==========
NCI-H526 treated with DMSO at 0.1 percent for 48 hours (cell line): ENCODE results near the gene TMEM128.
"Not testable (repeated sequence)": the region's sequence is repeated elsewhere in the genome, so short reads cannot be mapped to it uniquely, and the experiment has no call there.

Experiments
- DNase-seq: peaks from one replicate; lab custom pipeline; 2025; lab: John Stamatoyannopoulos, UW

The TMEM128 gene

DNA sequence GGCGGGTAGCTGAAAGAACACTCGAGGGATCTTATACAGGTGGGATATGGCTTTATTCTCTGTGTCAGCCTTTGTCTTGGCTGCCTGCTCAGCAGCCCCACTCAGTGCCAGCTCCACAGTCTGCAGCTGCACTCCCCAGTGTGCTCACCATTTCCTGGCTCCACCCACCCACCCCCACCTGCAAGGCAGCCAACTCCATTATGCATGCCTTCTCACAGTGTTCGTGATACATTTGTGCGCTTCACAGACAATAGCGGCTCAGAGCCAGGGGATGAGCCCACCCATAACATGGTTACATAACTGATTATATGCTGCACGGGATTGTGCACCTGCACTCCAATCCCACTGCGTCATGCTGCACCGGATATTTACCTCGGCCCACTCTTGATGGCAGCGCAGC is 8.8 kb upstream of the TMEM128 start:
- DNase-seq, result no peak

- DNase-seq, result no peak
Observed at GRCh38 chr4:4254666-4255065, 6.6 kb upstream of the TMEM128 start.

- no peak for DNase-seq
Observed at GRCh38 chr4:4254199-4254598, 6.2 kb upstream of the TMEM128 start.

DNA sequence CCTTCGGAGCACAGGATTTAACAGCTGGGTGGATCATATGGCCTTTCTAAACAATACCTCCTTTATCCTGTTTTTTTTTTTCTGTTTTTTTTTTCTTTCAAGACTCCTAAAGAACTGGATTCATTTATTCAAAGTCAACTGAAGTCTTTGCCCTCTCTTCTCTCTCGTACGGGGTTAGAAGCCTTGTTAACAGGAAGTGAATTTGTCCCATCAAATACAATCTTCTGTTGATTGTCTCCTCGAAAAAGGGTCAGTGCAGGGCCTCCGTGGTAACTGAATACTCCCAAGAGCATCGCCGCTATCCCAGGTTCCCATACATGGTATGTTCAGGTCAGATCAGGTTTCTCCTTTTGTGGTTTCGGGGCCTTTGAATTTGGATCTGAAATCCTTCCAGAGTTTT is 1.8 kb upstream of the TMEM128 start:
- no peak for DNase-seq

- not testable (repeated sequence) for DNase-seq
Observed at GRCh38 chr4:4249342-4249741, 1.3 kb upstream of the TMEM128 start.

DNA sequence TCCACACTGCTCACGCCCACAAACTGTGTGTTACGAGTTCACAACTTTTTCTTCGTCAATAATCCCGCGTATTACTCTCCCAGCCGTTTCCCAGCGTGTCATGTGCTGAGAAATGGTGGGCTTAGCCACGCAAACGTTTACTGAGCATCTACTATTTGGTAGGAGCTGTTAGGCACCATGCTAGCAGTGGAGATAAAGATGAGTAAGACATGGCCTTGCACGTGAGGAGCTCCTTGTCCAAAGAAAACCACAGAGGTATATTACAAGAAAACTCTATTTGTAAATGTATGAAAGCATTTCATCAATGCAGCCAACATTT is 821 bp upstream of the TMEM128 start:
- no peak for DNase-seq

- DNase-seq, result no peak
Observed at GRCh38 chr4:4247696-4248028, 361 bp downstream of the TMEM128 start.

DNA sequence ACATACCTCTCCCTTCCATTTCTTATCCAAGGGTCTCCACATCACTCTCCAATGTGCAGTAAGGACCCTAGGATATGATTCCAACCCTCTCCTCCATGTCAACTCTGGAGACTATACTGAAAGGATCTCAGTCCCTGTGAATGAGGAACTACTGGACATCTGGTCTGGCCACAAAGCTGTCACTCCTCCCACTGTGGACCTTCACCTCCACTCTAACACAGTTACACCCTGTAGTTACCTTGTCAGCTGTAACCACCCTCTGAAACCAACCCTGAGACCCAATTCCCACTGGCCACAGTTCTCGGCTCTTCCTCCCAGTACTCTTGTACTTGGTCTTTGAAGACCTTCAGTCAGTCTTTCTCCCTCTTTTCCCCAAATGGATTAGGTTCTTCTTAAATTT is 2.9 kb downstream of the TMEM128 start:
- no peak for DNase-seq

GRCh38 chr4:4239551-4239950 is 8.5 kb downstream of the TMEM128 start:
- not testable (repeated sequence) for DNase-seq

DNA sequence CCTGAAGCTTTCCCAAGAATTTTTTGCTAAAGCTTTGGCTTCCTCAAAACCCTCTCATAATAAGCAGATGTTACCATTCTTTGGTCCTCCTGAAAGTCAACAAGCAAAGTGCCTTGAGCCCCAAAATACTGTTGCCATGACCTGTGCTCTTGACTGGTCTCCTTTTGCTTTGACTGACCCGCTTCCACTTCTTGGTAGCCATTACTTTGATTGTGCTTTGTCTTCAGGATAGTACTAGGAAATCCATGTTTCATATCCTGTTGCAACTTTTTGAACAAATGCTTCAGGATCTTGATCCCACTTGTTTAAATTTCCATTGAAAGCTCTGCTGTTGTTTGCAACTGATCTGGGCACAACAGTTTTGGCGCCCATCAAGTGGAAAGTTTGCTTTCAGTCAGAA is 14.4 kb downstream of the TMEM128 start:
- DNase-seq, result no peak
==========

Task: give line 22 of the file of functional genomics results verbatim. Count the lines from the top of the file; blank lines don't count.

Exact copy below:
GRCh38 chr4:4239551-4239950 is 8.5 kb downstream of the TMEM128 start: